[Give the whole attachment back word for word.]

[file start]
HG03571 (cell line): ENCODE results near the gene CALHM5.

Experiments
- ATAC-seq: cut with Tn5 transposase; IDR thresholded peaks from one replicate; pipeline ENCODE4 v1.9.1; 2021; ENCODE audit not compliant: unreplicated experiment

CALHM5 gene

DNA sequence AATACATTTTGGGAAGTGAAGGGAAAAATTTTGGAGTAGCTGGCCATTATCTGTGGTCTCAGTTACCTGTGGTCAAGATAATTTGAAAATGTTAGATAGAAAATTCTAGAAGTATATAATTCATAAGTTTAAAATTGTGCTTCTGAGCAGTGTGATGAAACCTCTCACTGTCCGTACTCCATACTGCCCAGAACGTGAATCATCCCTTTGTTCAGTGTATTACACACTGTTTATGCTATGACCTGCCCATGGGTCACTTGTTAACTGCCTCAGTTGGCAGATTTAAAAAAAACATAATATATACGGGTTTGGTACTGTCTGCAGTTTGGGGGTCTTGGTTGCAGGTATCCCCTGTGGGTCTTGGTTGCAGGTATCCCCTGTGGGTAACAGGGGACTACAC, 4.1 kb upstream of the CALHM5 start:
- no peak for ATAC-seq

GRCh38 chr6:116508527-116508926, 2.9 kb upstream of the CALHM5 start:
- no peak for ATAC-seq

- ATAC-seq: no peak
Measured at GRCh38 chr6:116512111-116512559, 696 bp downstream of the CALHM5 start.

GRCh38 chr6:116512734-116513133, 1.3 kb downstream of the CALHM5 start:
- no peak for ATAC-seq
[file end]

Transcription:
HG03571 (cell line): ENCODE results near the gene CALHM5.

Experiments
- ATAC-seq: cut with Tn5 transposase; IDR thresholded peaks from one replicate; pipeline ENCODE4 v1.9.1; 2021; ENCODE audit not compliant: unreplicated experiment

CALHM5 gene

DNA sequence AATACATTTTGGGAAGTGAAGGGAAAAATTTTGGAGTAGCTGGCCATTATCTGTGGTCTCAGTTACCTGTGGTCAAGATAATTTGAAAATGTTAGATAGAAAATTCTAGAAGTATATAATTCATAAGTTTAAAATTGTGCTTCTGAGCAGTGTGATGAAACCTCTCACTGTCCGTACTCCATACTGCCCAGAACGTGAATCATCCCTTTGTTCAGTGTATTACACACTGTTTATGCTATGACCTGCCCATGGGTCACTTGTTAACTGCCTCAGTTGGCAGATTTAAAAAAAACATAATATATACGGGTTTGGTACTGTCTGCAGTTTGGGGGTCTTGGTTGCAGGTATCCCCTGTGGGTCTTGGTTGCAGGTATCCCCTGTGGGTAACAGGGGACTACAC, 4.1 kb upstream of the CALHM5 start:
- no peak for ATAC-seq

GRCh38 chr6:116508527-116508926, 2.9 kb upstream of the CALHM5 start:
- no peak for ATAC-seq

- ATAC-seq: no peak
Measured at GRCh38 chr6:116512111-116512559, 696 bp downstream of the CALHM5 start.

GRCh38 chr6:116512734-116513133, 1.3 kb downstream of the CALHM5 start:
- no peak for ATAC-seq